To change your slug, simply head over to the right-hand menu and select the DOCUMENT tab. Scroll down to where it says PERMALINK and amend your slug as you wish.
Step 12: Preview and proof read
Before publishing your blog post, make sure you preview and proofread it! To preview, simply hit PREVIEW in the top right-hand corner. The preview window will automatically open in a new tab.
Proofread your blog post and make edits where necessary.
Step 13: Publish or Schedule
To publish straightaway, simply hit PUBLISH in the top right-hand corner of your WordPress editing screen.
To schedule your post for a date in the future (or even backdate it to a date in the past!), simply head over to the right-hand menu and select the DOCUMENT tab. Scroll down to where it says STATUS AND VISIBILITY. Click on the word IMMEDIATELY next to where it says PUBLISH and choose your preferred date and time. Then hit SCHEDULE in the top right-hand corner of your WordPress editing screen. Your post is now scheduled for the time and date you selected and will automatically be published at that time.
Special features in the WordPress block editor
The WordPress block editor had numerous special features – cool stuff that you just couldn’t do in the old classic editor. Here are just a few of the special features I use most often…
If you decide you want to move a paragraph, title, image, quote etc. to a different place in your blog post you can! Hold down the mouse key on the left-hand side of the block you want to move, then drag and drop the block to wherever you’d like it to appear. Alternatively, use the up or down arrows on the left of the block to move it to wherever you want it.
If you’ve created a block and you’d like to put that block somewhere else in the same blog post too, simply click on the 3 dots on the right of the popup toolbar and select DUPLICATE. You can now move that duplicate block to wherever you need it to go using the methods described above.
I use this for things like pinnable images (I usually have one at the top and bottom of each post) and opt-in offers (I often like to put one at the beginning and one at the end of my posts to maximise sign-ups).
One of the best features of Gutenberg IMHO is reusable blocks! This allows you to create a block which you can reuse again and again. This is perfect for things like affiliate disclosures, links to social media, links to a specific set of affiliate links etc. Anything which you want to go into multiple posts.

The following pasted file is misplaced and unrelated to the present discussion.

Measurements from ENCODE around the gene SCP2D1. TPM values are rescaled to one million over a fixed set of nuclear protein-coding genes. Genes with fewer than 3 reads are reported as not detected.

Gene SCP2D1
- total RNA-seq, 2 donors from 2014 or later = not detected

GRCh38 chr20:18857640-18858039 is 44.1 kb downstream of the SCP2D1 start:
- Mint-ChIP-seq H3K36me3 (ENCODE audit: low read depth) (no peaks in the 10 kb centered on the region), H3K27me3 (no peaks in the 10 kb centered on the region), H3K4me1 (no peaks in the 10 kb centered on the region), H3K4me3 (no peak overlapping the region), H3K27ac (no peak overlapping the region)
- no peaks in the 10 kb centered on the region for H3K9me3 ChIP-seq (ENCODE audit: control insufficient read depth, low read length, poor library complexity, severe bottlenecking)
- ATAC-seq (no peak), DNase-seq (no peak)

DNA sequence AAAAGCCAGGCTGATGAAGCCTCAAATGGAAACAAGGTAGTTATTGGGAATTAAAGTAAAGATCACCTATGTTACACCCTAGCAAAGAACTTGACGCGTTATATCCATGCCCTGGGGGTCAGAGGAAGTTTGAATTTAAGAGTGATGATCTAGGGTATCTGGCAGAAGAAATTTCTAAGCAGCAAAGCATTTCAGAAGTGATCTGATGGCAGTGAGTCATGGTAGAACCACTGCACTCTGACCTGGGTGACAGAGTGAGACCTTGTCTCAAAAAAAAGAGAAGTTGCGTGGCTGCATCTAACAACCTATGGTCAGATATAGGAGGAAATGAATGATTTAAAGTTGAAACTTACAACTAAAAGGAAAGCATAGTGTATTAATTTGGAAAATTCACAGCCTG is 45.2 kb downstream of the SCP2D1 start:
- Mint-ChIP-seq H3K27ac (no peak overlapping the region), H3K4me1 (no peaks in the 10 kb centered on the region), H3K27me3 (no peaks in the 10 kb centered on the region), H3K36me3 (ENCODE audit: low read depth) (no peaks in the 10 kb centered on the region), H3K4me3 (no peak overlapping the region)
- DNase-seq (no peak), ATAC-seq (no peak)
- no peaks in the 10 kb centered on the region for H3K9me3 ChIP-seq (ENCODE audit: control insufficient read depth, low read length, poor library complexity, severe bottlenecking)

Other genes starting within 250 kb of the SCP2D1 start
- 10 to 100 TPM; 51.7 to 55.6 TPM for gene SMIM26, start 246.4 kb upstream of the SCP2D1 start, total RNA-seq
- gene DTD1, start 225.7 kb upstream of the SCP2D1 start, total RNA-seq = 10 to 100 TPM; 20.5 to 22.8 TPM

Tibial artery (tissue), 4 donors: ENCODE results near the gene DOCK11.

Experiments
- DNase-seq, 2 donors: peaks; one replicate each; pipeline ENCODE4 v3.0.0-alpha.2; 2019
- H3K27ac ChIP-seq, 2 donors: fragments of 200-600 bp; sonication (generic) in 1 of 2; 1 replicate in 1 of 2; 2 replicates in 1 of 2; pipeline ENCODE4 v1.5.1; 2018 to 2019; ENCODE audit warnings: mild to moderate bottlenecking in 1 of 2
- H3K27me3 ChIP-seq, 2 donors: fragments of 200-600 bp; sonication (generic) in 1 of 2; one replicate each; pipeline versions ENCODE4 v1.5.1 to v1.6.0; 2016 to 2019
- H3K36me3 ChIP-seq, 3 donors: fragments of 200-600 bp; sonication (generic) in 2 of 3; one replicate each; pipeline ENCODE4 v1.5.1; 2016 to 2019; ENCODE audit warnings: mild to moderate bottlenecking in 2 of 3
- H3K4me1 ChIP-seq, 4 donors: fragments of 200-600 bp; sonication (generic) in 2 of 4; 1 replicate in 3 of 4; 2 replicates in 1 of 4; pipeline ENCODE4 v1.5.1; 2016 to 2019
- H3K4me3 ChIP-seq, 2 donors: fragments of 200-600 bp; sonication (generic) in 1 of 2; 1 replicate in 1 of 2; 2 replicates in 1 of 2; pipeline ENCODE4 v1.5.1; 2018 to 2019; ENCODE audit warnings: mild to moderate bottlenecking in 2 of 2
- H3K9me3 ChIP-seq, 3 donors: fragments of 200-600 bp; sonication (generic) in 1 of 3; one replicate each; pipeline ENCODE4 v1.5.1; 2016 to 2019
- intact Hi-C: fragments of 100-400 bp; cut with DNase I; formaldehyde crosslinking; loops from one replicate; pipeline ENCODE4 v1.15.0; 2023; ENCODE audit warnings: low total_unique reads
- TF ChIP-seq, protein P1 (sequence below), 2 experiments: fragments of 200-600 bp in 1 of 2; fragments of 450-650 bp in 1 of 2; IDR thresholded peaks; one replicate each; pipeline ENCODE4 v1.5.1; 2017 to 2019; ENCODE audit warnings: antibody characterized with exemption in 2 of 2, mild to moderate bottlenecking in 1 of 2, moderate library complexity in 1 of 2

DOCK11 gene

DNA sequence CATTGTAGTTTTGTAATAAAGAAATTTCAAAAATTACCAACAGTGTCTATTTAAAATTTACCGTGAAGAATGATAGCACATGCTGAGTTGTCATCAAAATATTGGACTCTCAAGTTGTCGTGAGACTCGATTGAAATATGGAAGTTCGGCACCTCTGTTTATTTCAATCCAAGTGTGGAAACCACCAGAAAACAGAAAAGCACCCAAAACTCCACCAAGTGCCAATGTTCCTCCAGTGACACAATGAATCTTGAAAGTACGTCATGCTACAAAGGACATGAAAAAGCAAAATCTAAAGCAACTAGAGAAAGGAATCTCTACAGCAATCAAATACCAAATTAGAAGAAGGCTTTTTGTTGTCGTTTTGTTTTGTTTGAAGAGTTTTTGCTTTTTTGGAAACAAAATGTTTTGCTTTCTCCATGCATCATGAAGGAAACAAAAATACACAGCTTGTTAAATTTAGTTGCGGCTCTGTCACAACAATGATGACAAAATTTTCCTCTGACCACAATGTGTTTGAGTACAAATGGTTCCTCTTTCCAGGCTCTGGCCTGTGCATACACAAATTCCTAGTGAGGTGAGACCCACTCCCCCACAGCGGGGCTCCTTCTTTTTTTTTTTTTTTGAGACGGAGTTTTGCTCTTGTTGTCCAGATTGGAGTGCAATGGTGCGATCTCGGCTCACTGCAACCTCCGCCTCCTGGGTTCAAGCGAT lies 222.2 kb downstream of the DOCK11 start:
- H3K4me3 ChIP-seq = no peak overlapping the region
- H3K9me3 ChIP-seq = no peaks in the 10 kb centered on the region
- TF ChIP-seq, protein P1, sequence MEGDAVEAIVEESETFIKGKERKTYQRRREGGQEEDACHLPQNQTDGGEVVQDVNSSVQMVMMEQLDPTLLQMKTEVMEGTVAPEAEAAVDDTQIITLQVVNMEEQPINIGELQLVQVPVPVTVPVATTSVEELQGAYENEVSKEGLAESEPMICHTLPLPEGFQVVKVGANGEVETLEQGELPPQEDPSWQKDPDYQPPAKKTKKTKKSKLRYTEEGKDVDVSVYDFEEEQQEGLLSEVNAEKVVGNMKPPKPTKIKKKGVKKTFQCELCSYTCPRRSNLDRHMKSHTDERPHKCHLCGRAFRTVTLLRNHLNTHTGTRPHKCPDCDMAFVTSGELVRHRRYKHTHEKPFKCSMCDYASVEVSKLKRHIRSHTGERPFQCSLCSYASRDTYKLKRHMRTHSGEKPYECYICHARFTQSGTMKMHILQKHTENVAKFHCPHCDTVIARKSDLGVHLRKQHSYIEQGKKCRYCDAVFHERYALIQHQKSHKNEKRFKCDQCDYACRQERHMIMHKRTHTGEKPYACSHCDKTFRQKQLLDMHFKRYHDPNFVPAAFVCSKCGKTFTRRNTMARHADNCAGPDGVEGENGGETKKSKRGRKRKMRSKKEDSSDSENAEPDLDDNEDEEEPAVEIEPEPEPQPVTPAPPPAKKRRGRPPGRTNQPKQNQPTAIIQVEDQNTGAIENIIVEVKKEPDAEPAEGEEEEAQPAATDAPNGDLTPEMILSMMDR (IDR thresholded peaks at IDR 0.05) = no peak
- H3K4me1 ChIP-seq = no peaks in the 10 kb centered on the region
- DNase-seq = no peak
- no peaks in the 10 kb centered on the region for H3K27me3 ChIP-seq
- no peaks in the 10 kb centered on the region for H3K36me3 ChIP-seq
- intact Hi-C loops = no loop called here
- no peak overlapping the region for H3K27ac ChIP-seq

A WORD OF WARNING HERE – whenever you edit a reusable block, it changes that block EVERYWHERE IT APPEARS – and if you delete a reusable block, that block gets deleted EVERYWHERE IT APPEARS!
This is both a good thing AND a bad thing. Bad in that you can accidentally delete something from every post! But good because it allows you to make a change that automatically appears everywhere that block appears.
So, say you have a reusable block which links to all your social media profiles and you always put that reusable block at the end of every post… and then one day you change your Instagram name… all you would need to do is change your Instagram name in the reusable block and it would change in every post automatically!
How to create a reusable block in WordPress
To create a reusable block, simply click on the 3 dots in the popup toolbar and select ADD TO REUSABLE BLOCKS. Then give your reusable block a name – something that will help you remember what that block is and find it easily next time. Then hit SAVE.
How to insert a reusable block in WordPress
To use a reusable block you have already created, simply click on the plus sign to get the list of available blocks and scroll down to the REUSABLE BLOCKS section. Next, find the block you require and click on it… and ta-da! Your reusable block has been added.
How to edit a reusable block in WordPress
To edit a reusable block, so that the changes appear everywhere that block appears, simply click on the EDIT button at the top of your reusable block, make the edits and then click SAVE.
How to convert a reusable block to a regular block in WordPress
If you want to edit just one instance of a reusable block WITHOUT that block changing everywhere it appears, simply convert the reusable block into a regular block. To do this, click into the block you wish to change and then click on the three dots on the popup toolbar. Select CONVERT TO REGULAR BLOCK. You can then make any edits you require safe in the knowledge that those changes won’t happen anywhere else on your blog.
Shortcuts using the ‘/’ key
There are two ways of inserting a block. You can click on the plus sign and browse for the block you require, as I have explained above.
Alternatively, you can just hit return to start a new paragraph and then / and the start of the name of the block you wish to add. Any block that matches what you type will pop up in the search results and then you can just click on the one you need.
wordpress block editor – video tutorial
In this video tutorial, I take you step by step through how to write your first blog post using the WordPress block editor (AKA Gutenberg)